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Blog Post Wednesday 12 September 2018

11 Amazing Facts You Didn't Know About Energy Consumption in Australia

11 Amazing Facts You Didn't Know About Energy Consumption in Australia

We use energy every day in our hot showers, to power our smartphones, and to get around in our cars. But have you stopped to think about the miracle that's the energy powering our lives? Whether you’re wondering where our energy comes from or how it’s used in Australia, these facts will likely amaze you.

1. Electricity travels fast

Electricity travels rapidly, near the speed of light. The dimensions of the wire and other factors will affect its exact speed, but it's usually around 90% of the speed of light or 270,000 km per second.

2. We use electricity in our body

We think about electricity as something external we use to power our devices, but our bodies also use a form of electricity. Bioelectricity is used to pass signals from cells to muscles, and we need adequate voltage, about -50 millivolts, to heal. Other biological entities like electric eels can produce up to 500 volts for hunting and self-defense.

3. We generate more energy than we consume

Australia produces around three times more energy than we consume. Most of the energy we produce (88%) is from non-renewable sources, including coal, natural gas, and petroleum products. Of the remaining 12%, hydroelectricity provided 5% and wind accounted for 4%. We export two thirds of the energy we produce, and 90% of our black coal production is exported.

4. Oil, coal, and gas are Australia’s biggest sources for energy

Of the energy we consume in Australia, oil, coal, and gas remain the biggest sources. Oil accounts for around 38% of energy consumed, while coal takes second place with around 32%. Gas accounts for approximately 24% of the energy we consume.

5. The biggest consumers of energy are electricity supply and transport

Surprisingly, households aren't the biggest consumers of energy. The biggest consumer of energy by sector is the electricity supply industry, which takes up around 28% of the country's total energy consumption. Transport ranks second at around 27%. Next are manufacturing (19.4%), mining (8.8%), and finally residential (7.7%).

6. Solar power capacity is expected to double

Australia's total solar power capacity is expected to double over the next few years, with households investing in rooftop panels and the commercial solar sector taking off.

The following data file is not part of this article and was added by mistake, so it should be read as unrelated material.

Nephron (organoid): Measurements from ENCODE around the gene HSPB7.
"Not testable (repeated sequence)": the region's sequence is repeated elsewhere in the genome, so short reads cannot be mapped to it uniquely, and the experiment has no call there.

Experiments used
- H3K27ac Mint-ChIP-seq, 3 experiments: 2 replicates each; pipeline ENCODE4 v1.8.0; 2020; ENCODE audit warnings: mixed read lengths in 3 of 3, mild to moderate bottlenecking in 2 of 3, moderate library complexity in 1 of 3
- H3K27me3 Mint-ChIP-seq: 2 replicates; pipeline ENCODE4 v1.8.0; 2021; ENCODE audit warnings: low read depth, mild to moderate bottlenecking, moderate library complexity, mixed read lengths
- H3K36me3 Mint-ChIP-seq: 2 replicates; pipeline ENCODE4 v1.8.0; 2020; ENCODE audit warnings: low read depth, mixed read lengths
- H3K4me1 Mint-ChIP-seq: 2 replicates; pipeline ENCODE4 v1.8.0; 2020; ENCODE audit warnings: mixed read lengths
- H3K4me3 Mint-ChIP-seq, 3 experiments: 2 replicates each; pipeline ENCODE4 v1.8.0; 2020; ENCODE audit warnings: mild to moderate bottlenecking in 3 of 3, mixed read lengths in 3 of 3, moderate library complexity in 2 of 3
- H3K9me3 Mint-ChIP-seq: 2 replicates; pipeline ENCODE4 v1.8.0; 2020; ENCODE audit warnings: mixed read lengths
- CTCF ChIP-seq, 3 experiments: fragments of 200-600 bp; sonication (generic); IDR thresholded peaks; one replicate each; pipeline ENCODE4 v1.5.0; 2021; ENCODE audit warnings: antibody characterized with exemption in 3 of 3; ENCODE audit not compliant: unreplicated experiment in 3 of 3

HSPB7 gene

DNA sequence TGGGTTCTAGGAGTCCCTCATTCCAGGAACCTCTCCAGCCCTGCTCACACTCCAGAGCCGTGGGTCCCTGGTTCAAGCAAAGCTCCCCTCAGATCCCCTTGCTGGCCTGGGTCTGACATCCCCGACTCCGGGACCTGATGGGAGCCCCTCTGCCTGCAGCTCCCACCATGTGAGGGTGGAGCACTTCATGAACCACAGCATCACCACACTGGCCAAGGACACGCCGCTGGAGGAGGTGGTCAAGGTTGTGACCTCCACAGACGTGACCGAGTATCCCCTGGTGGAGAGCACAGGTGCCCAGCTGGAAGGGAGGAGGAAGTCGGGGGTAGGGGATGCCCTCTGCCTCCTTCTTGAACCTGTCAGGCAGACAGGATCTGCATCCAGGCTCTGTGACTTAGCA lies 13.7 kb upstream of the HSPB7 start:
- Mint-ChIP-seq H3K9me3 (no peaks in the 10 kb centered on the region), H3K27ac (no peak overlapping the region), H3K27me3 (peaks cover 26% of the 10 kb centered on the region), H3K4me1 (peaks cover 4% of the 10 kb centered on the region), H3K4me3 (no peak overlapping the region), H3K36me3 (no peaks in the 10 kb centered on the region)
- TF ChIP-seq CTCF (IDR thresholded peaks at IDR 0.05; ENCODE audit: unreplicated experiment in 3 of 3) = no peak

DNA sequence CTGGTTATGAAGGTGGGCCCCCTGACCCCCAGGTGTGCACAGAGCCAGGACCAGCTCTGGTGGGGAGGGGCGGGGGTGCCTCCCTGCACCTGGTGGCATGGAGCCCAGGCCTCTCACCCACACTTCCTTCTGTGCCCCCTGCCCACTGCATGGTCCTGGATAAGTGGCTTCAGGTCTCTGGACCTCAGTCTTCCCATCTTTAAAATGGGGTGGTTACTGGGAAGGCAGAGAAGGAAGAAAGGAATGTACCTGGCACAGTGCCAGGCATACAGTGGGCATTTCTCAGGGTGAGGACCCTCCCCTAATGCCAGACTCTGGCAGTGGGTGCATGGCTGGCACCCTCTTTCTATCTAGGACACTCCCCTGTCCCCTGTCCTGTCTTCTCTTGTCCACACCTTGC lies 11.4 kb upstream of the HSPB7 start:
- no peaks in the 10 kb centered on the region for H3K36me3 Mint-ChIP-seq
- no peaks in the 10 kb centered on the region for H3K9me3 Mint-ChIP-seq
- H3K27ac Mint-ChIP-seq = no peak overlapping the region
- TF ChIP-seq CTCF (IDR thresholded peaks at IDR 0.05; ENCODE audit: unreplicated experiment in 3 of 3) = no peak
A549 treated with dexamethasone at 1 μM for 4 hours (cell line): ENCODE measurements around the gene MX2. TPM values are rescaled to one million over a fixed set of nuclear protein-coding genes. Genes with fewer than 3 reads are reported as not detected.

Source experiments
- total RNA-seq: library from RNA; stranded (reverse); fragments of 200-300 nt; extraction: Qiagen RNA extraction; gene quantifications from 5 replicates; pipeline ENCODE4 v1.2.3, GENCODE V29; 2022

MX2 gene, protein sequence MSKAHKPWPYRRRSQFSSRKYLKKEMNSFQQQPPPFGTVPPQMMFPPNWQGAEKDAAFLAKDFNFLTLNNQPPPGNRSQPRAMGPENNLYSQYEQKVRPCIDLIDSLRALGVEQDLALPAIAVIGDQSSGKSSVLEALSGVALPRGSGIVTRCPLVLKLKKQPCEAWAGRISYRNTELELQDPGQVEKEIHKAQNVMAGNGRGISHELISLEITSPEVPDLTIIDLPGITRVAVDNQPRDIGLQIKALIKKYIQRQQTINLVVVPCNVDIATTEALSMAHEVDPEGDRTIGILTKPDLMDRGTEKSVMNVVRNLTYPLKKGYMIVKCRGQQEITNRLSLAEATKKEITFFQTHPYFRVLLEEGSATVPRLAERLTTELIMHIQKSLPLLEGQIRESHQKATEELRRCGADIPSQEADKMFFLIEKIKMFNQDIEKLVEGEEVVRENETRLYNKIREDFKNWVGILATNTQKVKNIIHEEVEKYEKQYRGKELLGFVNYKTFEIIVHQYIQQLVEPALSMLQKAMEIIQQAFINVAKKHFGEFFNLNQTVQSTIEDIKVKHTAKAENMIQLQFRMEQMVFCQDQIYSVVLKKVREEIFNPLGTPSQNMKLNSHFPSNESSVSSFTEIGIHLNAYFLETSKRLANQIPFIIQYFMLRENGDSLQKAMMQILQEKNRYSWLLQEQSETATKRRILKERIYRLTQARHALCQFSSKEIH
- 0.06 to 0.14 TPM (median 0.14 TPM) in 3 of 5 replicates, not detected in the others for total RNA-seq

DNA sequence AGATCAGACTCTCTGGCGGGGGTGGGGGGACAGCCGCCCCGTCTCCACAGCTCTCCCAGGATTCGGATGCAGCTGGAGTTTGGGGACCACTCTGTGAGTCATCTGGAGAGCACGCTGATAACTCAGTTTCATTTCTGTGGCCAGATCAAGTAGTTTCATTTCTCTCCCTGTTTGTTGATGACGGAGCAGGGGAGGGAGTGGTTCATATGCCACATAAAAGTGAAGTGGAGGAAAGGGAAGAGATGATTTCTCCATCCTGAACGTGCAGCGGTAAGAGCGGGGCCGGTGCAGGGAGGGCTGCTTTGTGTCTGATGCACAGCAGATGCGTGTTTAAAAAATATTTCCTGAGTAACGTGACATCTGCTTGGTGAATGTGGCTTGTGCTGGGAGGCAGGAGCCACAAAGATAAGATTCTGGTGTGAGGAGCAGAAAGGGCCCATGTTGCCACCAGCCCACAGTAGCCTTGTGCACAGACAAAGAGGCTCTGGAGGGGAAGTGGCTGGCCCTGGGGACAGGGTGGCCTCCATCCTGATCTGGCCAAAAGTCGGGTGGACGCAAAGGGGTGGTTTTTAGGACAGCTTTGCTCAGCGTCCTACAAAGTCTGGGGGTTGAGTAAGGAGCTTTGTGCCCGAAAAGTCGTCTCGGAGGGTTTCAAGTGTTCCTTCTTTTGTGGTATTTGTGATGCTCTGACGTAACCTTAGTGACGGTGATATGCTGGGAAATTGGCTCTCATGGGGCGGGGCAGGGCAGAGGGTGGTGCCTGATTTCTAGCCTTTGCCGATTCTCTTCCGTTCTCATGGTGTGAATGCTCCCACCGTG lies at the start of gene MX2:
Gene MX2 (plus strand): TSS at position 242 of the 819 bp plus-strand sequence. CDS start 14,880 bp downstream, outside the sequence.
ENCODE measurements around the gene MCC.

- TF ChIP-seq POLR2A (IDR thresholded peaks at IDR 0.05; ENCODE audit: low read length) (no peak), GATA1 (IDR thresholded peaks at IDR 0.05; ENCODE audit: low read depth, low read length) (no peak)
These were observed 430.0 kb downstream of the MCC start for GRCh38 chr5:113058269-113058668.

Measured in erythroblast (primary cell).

7. 5.3 gigawatts of new power will come online in the coming years

Our capacity is increasing and around 5.3 gigawatts of new power will come online by 2020, with 4.9 gigawatts of this from renewable sources.

8. New South Wales, Victoria, and Queensland are the biggest consumers

It's no surprise that by state, the most populous states of New South Wales, Victoria, and Queensland are the top energy consumers in the country. New South Wales accounts for nearly 25% of total energy consumption, while Queensland follows closely at 24.4%. Victoria at 23.8% is followed by Western Australia at 18.1%.

9. Australia ranks 15th in clean energy rankings

The World Bank ranked Australia number 15 in a sustainable-ranking study that looked at renewable energy, energy efficiency, and access to modern energy. While we ranked high overall, we lagged behind countries like Denmark, the US, Canada, and the Netherlands.

10. Total energy consumption by commercial buildings will rise by 24%

While commercial building accounted for only 3.5% of our total gross final energy consumption in 2009, this is expected to grow by 24% by 2020. Electricity will continue to dominate for the energy mix in this segment, accounting for over 80%, and natural gas 17.5%. The biggest end use for electricity in our commercial buildings is heating, ventilation, and air conditioning, followed by lighting and equipment. For natural gas, space heating is the biggest use.

11. Bioenergy accounts for only 1% of Australia's electricity production

Bioenergy accounts for 1% of our electricity production and 7% of our renewables production. Biofuels power up to 3% of our fuel consumption, and we currently use technologies like bagasse (from sugarcane), landfill gas, wood waste, and black liquor. We also use energy crops, agricultural products, and municipal solid waste for bioenergy generation. Bagasse is currently the dominant source of Australia's bioenergy capacity.

As a net exporter of energy, Australia generates a lot more power than it uses, and we enjoy a high degree of energy security in this regard. While we're still reliant on non-renewable sources for power, as a country we're investing in alternative sources like bioenergy and solar, so the future looks promising as we continue shifting towards more clean energy.

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